Prions are shape-shifting proteins that act like germs, infecting healthy tissue and causing havoc in the body. Prions pass on, or infect, by converting normally folded molecules of the same protein into abnormally structured clumps called amyloid. The changed structure is extremely stable and accumulates in infected tissue, causing tissue damage and cell death, often leading to devastating disorders in the brain, such as ‘mad cow’ disease. This extreme stability and the ability to shift into multiple different shapes or ‘strains’ make prions exceptionally difficult drug targets.
Yeast prions. Credit: James Shorter, PhD.
In a paper published in Nature Chemical Biology, researchers found that yeast prions were able to evade a small-molecule inhibitor by shifting into a novel drug-resistant shape that does not usually appear. However, by combining two small molecules, prions could no longer escape and were eradicated.
“We were very surprised to find that the prion could change into a brand new shape to evade what we had anticipated to be a very potent small molecule inhibitor. However, by combining two different inhibitors we were able to hit multiple prion strains.” says senior author James Shorter, PhD, assistant professor of Biochemistry and Biophysics at the Perelman School of Medicine.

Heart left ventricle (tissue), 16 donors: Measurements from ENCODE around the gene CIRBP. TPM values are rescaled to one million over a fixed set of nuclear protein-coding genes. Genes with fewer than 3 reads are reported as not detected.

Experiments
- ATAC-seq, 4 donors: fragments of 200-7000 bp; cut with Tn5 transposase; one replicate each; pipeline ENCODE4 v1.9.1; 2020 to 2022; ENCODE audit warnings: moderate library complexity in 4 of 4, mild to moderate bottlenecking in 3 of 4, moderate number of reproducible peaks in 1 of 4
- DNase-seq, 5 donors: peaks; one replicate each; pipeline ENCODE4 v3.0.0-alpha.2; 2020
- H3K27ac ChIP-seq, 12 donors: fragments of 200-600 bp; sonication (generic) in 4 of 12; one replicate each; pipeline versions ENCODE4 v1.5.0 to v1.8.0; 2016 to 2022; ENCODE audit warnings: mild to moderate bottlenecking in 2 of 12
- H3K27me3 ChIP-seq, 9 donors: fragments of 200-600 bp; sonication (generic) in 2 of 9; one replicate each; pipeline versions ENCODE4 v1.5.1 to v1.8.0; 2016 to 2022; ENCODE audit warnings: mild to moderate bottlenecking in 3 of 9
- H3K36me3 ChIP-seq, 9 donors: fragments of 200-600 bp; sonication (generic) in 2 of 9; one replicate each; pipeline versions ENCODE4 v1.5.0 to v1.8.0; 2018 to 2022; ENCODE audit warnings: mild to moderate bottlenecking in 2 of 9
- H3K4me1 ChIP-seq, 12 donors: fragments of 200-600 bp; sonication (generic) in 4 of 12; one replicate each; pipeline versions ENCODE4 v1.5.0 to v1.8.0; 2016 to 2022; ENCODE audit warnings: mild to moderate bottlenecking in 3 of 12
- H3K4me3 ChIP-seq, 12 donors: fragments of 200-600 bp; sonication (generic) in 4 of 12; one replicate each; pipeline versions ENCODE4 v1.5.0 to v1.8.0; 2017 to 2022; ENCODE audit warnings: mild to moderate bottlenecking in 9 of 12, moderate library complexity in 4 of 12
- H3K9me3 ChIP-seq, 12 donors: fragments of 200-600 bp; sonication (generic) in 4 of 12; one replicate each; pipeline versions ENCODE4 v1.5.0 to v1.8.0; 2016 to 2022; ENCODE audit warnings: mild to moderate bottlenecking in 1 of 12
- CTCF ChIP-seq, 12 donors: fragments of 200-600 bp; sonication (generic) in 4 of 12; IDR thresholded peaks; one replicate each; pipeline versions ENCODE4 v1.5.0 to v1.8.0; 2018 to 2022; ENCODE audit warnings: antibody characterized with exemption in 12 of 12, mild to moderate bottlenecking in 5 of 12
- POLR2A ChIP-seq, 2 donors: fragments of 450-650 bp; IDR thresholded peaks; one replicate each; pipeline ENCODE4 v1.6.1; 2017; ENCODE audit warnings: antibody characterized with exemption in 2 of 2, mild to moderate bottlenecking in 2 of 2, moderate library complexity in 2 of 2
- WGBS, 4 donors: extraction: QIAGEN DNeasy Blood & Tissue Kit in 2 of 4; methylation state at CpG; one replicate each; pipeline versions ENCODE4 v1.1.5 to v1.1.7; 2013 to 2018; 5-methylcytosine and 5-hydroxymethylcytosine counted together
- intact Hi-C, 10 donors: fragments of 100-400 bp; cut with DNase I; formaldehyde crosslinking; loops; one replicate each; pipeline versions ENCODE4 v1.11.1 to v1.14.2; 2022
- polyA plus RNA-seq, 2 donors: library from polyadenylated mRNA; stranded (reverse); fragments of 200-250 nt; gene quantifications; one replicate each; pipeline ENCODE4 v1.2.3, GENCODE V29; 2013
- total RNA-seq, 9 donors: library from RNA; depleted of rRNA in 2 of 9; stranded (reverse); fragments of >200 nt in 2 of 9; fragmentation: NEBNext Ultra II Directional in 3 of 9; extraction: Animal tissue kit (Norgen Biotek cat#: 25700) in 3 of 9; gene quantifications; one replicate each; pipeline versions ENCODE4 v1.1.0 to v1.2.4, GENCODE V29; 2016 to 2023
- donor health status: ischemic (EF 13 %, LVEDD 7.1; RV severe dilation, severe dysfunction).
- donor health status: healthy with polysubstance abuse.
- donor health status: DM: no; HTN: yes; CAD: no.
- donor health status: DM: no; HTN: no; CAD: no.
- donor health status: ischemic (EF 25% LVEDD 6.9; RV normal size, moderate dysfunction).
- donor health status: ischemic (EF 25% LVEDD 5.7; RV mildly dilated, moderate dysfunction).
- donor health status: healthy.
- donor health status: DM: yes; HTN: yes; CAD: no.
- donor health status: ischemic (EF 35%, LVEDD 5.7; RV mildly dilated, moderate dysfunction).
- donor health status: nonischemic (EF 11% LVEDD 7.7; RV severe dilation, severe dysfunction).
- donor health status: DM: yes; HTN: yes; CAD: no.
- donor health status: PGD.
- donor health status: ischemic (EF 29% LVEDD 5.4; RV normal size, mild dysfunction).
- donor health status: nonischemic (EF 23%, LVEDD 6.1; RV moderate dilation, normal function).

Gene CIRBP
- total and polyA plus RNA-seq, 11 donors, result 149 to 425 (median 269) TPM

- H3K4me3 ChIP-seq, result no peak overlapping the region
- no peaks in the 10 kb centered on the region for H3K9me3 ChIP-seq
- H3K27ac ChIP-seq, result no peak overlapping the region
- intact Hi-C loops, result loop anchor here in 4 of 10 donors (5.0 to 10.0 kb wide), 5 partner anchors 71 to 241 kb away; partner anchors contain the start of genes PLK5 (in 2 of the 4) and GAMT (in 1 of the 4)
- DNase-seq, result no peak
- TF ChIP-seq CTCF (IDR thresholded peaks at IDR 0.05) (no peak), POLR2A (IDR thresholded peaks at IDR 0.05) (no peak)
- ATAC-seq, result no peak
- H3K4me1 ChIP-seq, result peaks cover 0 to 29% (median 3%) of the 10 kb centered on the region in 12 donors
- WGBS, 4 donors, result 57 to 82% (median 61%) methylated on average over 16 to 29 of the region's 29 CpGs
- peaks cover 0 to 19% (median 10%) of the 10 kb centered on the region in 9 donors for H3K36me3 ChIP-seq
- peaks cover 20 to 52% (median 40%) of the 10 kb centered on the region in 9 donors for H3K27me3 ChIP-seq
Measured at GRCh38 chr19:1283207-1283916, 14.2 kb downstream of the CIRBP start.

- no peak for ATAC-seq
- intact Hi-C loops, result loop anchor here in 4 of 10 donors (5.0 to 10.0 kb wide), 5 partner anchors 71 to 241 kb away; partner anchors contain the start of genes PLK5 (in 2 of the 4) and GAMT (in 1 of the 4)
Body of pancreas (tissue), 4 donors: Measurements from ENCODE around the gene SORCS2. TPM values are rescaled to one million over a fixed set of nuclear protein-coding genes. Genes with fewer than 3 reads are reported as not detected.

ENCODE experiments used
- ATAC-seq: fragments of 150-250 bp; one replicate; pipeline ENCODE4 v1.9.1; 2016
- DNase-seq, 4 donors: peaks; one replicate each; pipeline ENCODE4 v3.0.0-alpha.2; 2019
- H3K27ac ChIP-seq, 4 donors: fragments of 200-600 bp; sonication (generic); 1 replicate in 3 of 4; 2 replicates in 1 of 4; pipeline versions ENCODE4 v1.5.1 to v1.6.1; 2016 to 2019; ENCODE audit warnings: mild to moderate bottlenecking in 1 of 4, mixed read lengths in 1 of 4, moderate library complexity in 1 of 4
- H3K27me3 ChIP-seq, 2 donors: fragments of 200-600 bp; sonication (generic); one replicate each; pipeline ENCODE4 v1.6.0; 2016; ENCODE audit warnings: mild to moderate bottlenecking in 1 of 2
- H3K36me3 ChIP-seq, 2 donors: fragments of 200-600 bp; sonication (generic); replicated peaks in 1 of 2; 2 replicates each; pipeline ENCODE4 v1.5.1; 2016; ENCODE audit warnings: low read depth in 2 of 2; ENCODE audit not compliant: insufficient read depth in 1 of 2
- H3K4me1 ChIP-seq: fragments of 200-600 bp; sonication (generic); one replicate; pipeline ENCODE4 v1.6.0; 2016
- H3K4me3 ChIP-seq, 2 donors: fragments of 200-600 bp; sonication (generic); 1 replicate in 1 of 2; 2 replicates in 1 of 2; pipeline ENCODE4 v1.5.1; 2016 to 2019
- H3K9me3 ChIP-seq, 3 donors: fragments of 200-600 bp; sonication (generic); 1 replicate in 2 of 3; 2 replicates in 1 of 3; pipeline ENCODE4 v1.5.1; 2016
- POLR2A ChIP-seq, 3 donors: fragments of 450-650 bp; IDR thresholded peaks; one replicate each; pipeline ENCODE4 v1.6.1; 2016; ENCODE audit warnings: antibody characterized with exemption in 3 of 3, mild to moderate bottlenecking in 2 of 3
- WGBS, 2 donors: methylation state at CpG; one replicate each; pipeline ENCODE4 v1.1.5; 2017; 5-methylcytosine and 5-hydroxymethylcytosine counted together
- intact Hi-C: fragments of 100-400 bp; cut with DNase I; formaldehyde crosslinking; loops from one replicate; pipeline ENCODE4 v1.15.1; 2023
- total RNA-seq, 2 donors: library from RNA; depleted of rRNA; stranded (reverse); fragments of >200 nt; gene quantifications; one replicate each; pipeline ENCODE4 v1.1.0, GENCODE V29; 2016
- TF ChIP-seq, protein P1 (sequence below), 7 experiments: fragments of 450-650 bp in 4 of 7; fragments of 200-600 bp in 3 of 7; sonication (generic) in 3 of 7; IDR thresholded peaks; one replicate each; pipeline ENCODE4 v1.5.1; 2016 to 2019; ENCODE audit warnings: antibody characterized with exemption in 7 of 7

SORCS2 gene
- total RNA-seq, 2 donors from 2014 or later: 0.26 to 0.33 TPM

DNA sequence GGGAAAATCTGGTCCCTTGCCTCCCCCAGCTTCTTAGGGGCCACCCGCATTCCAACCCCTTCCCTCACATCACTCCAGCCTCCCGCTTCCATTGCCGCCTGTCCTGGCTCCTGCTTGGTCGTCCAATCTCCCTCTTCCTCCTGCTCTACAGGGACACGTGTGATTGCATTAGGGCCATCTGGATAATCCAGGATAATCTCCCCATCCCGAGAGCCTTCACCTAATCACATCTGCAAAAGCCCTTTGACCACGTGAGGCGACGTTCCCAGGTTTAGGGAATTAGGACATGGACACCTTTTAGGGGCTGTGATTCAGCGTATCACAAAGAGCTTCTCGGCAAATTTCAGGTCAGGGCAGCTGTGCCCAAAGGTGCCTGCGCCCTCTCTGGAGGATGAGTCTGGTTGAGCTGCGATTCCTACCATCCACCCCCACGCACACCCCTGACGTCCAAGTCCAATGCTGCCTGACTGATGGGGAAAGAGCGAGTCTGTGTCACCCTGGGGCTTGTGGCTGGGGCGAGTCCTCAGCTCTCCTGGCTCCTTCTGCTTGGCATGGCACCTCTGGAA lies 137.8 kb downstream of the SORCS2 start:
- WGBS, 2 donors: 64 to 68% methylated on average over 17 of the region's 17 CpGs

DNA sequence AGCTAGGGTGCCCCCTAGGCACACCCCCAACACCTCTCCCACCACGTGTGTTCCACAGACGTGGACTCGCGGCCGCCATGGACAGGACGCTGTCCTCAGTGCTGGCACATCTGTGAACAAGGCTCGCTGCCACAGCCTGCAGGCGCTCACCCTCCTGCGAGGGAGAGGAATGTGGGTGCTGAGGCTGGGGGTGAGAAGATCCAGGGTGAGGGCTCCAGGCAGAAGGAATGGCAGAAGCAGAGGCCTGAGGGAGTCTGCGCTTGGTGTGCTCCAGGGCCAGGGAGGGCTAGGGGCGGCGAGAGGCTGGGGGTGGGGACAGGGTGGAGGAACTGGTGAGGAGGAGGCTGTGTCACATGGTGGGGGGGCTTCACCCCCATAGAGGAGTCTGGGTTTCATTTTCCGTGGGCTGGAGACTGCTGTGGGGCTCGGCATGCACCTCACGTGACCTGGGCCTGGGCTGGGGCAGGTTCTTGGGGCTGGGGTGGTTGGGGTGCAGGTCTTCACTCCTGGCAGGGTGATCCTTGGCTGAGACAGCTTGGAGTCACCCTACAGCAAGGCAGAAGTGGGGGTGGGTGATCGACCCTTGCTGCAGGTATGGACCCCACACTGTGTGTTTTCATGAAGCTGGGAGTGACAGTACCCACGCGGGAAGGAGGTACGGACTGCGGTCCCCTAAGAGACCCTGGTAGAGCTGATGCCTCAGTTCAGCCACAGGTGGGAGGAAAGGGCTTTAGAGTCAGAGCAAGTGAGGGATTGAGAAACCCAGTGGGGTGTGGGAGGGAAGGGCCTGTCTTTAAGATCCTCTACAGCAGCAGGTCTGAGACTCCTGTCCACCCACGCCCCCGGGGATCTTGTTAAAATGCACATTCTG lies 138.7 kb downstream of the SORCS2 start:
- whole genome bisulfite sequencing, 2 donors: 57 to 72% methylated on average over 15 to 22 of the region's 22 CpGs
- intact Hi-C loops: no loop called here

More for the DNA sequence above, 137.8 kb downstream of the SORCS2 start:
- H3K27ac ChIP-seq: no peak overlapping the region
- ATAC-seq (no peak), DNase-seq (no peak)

These findings provide proof-of-principle that small molecule combinations can counter strains of amyloid, which likely plays an important role in other fatal neurodegenerative disorders, including Alzheimer’s and Huntington’s disease.
“When used together their effect was synergistic, because the two small molecules work in different ways to break up the prions. We suspect that small molecule cocktails that safely eradicate complete strain repertoires can be found for various neurodegenerative disorders.” says Shorter.
This research was done in collaboration with Martin Duennwald at the Boston Biomedical Research Institute.